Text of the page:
Myth Buster 2
Assertion by the political machine: The State sets office holders salaries
Fact: This is partially true. The state does set minimum salaries for office holders. You can view those salaries here. However, state law allows the commission to increase the salaries of some elected officials.
The Circuit Court Clerk can be given a 10% pay increase above the state minimum. Tom Hatcher made a pay increase request for the current budget year and was given the increase. Under state law, the Highway Superintendent, Sheriff and Mayor automatically get a pay increase when the Circuit Court Clerk is given the increase. Read the notes for more details.
The Sheriff may be given additional compensation for serving as workhouse superintendent, which the Sheriff has been receiving for several years. This means that Mayor will also get more because the Sheriff gets more, per state law.
|Office Holder||State Minimum||Current Pay|
|Circuit Court Clerk Tom Hatcher||$81,153||$89,269|
|Highway Superintendent Bill Dunlap||$89,269||$98,197|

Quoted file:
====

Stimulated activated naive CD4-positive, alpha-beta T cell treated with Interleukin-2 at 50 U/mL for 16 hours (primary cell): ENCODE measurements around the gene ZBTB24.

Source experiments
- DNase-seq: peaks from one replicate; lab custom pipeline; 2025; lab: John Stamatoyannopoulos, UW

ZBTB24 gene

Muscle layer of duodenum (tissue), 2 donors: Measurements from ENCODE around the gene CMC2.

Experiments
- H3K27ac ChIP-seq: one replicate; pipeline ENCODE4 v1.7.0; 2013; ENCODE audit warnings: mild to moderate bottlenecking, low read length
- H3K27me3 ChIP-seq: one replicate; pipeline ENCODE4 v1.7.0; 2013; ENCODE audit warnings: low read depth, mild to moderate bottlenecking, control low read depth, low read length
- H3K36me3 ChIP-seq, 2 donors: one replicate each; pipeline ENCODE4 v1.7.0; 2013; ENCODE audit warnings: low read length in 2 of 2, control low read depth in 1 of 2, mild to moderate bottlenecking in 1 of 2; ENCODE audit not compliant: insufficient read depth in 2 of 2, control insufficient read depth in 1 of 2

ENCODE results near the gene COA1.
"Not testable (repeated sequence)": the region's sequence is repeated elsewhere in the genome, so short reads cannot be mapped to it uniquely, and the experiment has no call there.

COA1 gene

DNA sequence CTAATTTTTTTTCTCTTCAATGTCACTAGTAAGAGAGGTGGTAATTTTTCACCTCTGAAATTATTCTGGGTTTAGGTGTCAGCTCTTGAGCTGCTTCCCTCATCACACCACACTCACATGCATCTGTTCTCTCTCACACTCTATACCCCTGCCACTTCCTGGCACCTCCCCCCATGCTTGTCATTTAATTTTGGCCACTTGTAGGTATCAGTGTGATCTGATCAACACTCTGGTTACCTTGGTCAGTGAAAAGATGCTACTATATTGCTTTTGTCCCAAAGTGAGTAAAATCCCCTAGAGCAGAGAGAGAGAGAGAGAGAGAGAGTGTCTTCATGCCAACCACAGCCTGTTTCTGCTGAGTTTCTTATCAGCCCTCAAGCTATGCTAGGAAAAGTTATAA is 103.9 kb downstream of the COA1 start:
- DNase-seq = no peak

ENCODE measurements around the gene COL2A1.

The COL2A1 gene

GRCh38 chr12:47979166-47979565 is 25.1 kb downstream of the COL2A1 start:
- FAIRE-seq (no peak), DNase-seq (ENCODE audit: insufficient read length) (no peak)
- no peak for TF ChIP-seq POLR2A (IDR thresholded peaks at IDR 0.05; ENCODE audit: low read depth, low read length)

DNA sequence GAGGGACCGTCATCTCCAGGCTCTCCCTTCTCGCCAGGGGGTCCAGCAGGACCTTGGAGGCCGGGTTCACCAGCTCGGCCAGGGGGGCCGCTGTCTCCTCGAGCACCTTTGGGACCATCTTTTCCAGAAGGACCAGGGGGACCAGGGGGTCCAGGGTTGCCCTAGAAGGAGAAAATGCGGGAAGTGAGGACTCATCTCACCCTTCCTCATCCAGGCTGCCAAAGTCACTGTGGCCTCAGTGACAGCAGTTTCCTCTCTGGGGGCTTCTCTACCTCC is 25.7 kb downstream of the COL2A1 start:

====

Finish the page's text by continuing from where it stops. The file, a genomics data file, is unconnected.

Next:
|Sheriff James Berrong||$89,269||$117,835|
|Mayor Ed Mitchell||$93,732||$123,727|
The Mayor is making nearly $30,000 more than the state minimum. The Sheriff is making $28,566 more than the state minimum. We keep hearing about deputies making around $28,600 and correctional officers making around $27,600. It’s interesting the Sheriff’s pay above the state minimum is around the cost of pay for a deputy. The Sheriff could forego the additional pay and hire a new deputy or give 28 deputies a $1,000 pay raise with the amount that he is getting above the state minimum, while still making about 3 times what his deputies and correctional officers are making.
The cost to the taxpayers above the state minimum is $75,605 for these salary supplements not including the payroll taxes. The commission can and should cut these salaries to the state minimum. The officers will still make far more than most of their employees and the citizen taxpayers.